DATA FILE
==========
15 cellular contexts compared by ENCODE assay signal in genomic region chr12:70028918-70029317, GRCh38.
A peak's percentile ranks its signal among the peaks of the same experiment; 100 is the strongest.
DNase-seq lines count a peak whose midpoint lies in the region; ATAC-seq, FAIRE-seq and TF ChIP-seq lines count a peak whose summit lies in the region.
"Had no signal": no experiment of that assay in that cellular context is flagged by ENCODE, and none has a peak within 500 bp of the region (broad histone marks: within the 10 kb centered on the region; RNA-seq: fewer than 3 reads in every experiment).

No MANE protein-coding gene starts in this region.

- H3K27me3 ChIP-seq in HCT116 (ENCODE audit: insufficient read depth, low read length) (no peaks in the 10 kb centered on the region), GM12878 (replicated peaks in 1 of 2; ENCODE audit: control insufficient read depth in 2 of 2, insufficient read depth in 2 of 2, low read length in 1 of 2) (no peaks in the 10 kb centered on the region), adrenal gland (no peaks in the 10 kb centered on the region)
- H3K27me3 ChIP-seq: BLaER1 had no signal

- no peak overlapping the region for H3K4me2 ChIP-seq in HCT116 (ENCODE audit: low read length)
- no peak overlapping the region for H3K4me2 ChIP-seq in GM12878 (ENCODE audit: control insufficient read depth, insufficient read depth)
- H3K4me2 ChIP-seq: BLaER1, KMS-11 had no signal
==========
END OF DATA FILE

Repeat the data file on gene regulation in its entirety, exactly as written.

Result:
15 cellular contexts compared by ENCODE assay signal in genomic region chr12:70028918-70029317, GRCh38.
A peak's percentile ranks its signal among the peaks of the same experiment; 100 is the strongest.
DNase-seq lines count a peak whose midpoint lies in the region; ATAC-seq, FAIRE-seq and TF ChIP-seq lines count a peak whose summit lies in the region.
"Had no signal": no experiment of that assay in that cellular context is flagged by ENCODE, and none has a peak within 500 bp of the region (broad histone marks: within the 10 kb centered on the region; RNA-seq: fewer than 3 reads in every experiment).

No MANE protein-coding gene starts in this region.

- H3K27me3 ChIP-seq in HCT116 (ENCODE audit: insufficient read depth, low read length) (no peaks in the 10 kb centered on the region), GM12878 (replicated peaks in 1 of 2; ENCODE audit: control insufficient read depth in 2 of 2, insufficient read depth in 2 of 2, low read length in 1 of 2) (no peaks in the 10 kb centered on the region), adrenal gland (no peaks in the 10 kb centered on the region)
- H3K27me3 ChIP-seq: BLaER1 had no signal

- no peak overlapping the region for H3K4me2 ChIP-seq in HCT116 (ENCODE audit: low read length)
- no peak overlapping the region for H3K4me2 ChIP-seq in GM12878 (ENCODE audit: control insufficient read depth, insufficient read depth)
- H3K4me2 ChIP-seq: BLaER1, KMS-11 had no signal